Did you know there are 74,608 pages in the federal tax code?
That is 58.24 times the length of the Bible.
It would take the average person 2,486.9 hours to read the entire tax code.
Don't worry... we read it so you don't have to. Below are three income tax reduction strategies you could potentially be taking advantage of.
#1 Defined Benefits Plan
For 2016, the maximum employee elective deferral for a 401(k) is $18,000 (an additional $6,000 for those aged 50 and up). Alternatively, by using a Profit Sharing Plan instead, the overall limit on annual contributions is $53,000 (an additional $6,000 for those age 50 and up). The bottom line is those who earn 6 figure salaries can't maintain their lifestyle using the savings from a 401(k) plan or Profit Sharing Plan alone.
Enter the Defined Benefit Pension Plan. This is a type of pension plan in which an employer/sponsor promises a specified monthly benefit on retirement. The amount is based on a formula that takes an employee's earning history, years of service and age into account. It may increase your retirement savings exponentially. It is possible for an owner to set up a DBPP for himself or herself. It's not unusual to have annual contributions of $250,000 or more- again, depending on your particular situation.
Due to the complicated nature of IRS rules, there are more set up and annual maintenance expenses with a DBPP than a 401(k) / Profit Sharing Plan. For this to make economic sense, you need to have significantly more free cash flow than what you would put in a 401(k)/Profit Sharing Plan
#2 Cash Rich Whole Life Insurance
One of the most popular plans for retirement is a Roth IRA. A married couple filing jointly cannot put any money away in a Roth if their taxable income is over $194,000. Under that taxable income amount, the maximum contribution is $5,500 as of 2016 or if you are age 50 or over you can put $6,500. Moreover, the annual contribution of $5,500 begins to phase out at incomes starting at $184,001 for married filers until the contribution finally reaches $0 for incomes above $194,000. For single tax payers the thresholds are even lower. In the long term, the amounts are simply not enough to significantly benefit affluent families who want to maintain their lifestyle and live comfortably in retirement.
So, what would be another way of accomplishing a more practical result? Many corporations have been using whole life insurance policies to put money away after tax. After enjoying stable and consistent tax-deferred cash value growth, they can take it out in a tax efficient way like a Roth IRA but without the IRS limits. In other words, your policy builds guaranteed cash value over time which increases each year and will never decline in value due to changes in market conditions. The only caveat is: the money has to stay in the life insurance policy as specified by the IRS. If this policy is placed with one of the prominent mutual life insurance companies, it's possible to get between a 4% and 6% tax deferred rate of return, depending upon the age and health of the individual. In today's environment, this would be considered a very favorable outcome.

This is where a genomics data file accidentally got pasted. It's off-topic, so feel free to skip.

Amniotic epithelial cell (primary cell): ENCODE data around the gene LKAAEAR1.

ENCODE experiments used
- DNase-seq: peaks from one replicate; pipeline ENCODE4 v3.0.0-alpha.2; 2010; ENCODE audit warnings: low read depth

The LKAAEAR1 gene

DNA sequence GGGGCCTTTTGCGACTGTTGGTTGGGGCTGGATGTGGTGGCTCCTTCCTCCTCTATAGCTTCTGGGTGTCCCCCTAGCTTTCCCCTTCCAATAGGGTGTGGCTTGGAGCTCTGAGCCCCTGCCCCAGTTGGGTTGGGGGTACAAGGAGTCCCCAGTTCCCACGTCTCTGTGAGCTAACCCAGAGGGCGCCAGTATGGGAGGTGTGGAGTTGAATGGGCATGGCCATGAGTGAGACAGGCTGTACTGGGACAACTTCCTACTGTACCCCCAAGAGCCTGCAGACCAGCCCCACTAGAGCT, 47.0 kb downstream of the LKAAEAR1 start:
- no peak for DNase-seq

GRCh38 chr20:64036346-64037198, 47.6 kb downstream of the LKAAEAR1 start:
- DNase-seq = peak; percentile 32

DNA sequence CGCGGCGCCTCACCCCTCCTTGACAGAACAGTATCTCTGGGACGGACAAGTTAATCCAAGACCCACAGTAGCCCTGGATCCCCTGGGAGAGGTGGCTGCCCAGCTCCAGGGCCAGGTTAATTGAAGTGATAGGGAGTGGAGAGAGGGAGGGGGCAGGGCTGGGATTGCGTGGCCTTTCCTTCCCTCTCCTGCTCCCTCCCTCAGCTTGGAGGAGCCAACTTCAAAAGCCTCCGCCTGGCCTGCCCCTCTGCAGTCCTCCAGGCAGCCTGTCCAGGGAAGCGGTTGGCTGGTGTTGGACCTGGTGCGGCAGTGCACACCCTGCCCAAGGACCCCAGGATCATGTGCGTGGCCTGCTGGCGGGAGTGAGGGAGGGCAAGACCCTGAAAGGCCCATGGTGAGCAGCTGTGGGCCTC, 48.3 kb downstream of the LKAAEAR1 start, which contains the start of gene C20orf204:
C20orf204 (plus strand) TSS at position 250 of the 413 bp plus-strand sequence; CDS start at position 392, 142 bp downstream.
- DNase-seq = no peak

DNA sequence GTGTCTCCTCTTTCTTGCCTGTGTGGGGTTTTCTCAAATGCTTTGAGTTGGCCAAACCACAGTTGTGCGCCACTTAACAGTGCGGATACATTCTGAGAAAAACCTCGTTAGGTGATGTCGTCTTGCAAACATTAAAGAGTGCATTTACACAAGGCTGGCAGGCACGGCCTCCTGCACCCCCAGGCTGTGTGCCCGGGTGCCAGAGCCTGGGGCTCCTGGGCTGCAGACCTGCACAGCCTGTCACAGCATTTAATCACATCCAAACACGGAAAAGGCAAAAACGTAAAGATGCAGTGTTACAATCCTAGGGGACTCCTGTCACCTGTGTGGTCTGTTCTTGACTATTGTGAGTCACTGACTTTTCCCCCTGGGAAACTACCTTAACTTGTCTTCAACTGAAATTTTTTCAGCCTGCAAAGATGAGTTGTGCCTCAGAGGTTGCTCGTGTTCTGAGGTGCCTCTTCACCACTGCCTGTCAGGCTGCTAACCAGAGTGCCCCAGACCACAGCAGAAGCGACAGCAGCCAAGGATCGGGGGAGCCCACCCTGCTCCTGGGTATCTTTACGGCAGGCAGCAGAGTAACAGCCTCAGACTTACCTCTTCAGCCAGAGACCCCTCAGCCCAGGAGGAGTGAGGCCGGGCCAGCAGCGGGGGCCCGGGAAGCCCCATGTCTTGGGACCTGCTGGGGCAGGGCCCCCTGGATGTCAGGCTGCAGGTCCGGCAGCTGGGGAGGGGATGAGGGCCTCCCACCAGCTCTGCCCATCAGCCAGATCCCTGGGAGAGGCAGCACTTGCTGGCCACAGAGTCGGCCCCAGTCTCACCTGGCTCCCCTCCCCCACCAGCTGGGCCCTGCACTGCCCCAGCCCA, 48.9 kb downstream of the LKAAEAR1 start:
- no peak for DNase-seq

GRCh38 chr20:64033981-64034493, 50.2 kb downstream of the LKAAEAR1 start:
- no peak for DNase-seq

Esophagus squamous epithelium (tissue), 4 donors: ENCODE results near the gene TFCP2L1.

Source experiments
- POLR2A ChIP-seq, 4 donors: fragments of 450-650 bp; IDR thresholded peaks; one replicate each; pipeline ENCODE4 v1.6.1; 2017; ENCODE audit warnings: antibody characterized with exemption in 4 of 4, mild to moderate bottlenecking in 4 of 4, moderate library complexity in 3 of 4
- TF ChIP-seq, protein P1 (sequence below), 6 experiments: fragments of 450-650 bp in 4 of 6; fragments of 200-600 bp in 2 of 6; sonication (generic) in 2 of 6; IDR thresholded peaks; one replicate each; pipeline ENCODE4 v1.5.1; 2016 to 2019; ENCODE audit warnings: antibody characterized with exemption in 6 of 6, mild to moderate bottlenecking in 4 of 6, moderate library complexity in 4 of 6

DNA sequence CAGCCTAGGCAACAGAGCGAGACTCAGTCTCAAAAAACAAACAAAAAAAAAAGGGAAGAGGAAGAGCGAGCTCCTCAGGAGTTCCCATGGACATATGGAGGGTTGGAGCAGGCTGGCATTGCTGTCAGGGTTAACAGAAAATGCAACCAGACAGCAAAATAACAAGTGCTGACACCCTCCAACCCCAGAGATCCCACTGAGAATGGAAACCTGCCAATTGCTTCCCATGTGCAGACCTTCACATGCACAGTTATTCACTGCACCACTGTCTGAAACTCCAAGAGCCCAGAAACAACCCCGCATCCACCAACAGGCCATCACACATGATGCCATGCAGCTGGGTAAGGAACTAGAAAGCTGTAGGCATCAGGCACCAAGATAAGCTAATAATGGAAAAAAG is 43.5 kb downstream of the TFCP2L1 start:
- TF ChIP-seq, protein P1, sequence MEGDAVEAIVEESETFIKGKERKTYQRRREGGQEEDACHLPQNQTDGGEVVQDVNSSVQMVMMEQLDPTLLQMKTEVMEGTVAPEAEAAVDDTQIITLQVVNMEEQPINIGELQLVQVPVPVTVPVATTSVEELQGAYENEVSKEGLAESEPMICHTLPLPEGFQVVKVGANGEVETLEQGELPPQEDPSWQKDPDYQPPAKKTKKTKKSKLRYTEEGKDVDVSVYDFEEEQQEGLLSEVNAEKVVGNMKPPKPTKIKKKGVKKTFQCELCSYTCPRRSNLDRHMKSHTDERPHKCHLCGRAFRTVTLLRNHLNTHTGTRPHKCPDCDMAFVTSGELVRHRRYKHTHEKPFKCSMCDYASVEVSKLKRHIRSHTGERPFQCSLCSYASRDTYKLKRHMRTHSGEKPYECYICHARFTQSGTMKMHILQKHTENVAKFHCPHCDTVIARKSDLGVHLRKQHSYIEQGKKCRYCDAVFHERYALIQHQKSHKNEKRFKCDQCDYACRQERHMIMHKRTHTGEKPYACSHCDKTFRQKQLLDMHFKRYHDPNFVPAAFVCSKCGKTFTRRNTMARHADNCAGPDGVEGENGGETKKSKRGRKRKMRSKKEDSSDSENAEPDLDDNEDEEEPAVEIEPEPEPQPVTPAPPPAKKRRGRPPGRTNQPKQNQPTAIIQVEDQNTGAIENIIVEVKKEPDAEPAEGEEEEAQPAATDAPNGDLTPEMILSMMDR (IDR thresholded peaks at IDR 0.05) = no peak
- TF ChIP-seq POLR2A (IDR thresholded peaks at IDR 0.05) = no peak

#3 Charitable Lead Trust
After you pass away, who do you want to get your money? Most people believe they can funnel their money to their family. Unfortunately, the funnel has leaks in it, namely, the IRS and taxing authority of some states. Recently, the federal gift tax exemption allowed a single individual to pass over $5 million ($10 million for a couple) tax free to heirs. But, some states have a much lower threshold, starting as low as $675,000 in NJ. NY passed legislation as of April 1, 2014 that more than doubles the estate tax exemption ($2,062,500) and increases annually till it matches the Federal exemption in 2019 (Projected to be $5.9 million in 2019). However, most people have some form of retirement plan, such as IRA's, 401(k)'s, etc., all of which produce a significant income tax liability for family since the taxes on these assets have not been paid yet.
If families do not include charity in their planning, the IRS and the states could take a significant amount of wealth through taxes, and will likely use that money for a goal that does not align with their values. Allowing the government and state to use your tax money to promote their interpretation of "social good" would make you an involuntary philanthropist. With the proper planning, you can be a voluntary philanthropist and direct those assets to a social good you care about, while helping your family in the process. A charitable lead trust, for example, will allow you to leverage generosity to simultaneously benefit a favorite charity and family, producing tax savings as well. A CLT basically functions in the following manner: A charity receives an agreed upon stream of income for an agreed upon term, which can be for a number of years, lifetime of you (the donor), life of you and your spouse. At the end of the term, the remaining income on the CLT can revert back to the donor or pass onto the other beneficiaries named in the trust.
These are a few of the many strategies that can be used to potentially reduce your tax burden.